If the point is not to use such words too much, or incorrectly, then I agree completely. But surely there is a way to say that without stigmatizing the words themselves as “pompous”. Writers can be pompous, when they use words inappropriately in a vain attempt to convey some sort of superiority. But I would hate to see a budding writer come away from this article renouncing forever the use of beautiful, effective words like “plangent” or “mendacious” because they appeared in a list of “pompous words”.


    • Jodie Renner

      October 31, 2011 at 10:52 am

      Thanks for your comments, Bill. Unless you’re writing literary fiction and trying to appeal to a more discerning, intellectual readership, the main goal of popular fiction is to grab the reader and keep him/her reading by moving the story along at a good clip. If the reader has to stop frequently to wonder what a word means or to look it up, he/she will likely get frustrated and just put the book down. The main objective of fiction, and of any kind of writing, is to communicate a message or tell a good story, by using an appropriate tone or mood. Unusual words can interfere with communication or be jarring if the rest of the tone is quite casual or straightforward.

      It’s true that it’s not the words themselves that are “pompous”, but a writer risks being considered so if he/she overuses words that are not in the average person’s vocabulary. A few sprinkled here and there, if their meaning is fairly evident by the context, are always fine, though, and some readers delight in discovering a new word for their vocabulary, especially if they don’t have to stop reading to go to the dictionary to find its meaning.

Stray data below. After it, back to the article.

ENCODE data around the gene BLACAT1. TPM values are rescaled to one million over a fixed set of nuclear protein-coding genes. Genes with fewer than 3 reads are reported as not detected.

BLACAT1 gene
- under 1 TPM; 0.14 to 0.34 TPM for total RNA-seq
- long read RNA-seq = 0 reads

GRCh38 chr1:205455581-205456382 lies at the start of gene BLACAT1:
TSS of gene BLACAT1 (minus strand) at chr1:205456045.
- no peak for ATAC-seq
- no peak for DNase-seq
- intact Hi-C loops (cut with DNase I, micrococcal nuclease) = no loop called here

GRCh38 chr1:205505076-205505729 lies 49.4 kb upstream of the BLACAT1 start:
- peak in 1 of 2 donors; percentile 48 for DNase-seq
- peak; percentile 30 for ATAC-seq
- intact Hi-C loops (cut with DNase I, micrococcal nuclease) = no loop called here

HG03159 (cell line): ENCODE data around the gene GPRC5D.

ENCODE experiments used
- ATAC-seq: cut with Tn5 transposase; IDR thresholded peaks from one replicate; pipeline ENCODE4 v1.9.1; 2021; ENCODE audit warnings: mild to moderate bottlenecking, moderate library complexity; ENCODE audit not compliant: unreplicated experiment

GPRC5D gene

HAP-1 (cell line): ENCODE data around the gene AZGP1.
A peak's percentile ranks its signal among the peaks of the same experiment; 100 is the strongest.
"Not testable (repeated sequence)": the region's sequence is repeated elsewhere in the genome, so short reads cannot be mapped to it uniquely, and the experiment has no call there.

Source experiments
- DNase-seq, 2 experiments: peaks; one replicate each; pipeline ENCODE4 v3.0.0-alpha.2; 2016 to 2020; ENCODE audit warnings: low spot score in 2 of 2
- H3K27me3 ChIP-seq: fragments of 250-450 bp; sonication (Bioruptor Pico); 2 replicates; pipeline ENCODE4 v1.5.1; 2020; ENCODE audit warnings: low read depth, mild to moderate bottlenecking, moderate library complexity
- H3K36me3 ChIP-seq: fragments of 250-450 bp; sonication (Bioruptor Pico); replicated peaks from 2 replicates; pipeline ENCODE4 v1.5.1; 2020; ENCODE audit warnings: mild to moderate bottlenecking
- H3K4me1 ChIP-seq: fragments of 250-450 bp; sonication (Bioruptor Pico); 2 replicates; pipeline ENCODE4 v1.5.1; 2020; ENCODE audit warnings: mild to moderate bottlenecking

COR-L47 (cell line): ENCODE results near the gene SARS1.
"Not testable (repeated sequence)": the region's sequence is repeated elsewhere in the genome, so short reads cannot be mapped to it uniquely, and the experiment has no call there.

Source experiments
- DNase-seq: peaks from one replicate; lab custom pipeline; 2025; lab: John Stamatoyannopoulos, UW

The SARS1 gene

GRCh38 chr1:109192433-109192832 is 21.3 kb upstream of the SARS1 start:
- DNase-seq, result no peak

• Bill MacDonald

        November 1, 2011 at 9:12 am

        Thank you, Jodie. It sounds like you and I generally agree on the main point: words should be chosen thoughtfully. Certainly one consideration would be the intended audience; if you’re writing for the James Patterson crowd, it makes sense to avoid using any word that your average fifth grader wouldn’t know. But don’t you think it insults the intelligence of aspiring writers to tell them, as Ms. Morrell did, to categorically reject certain words as “pompous”? Yes, budding authors often stray too far over the line into purple prose, but I think they can handle being told, as you say above, to use such language sparingly, rather than not at all. Pomposity is irritating because it shows prejudice; the author is in effect implying that those ordinary words that the hoi polloi uses are not good enough for him. But rejecting less-than-ordinary words just because they are less than ordinary shows prejudice just as clearly.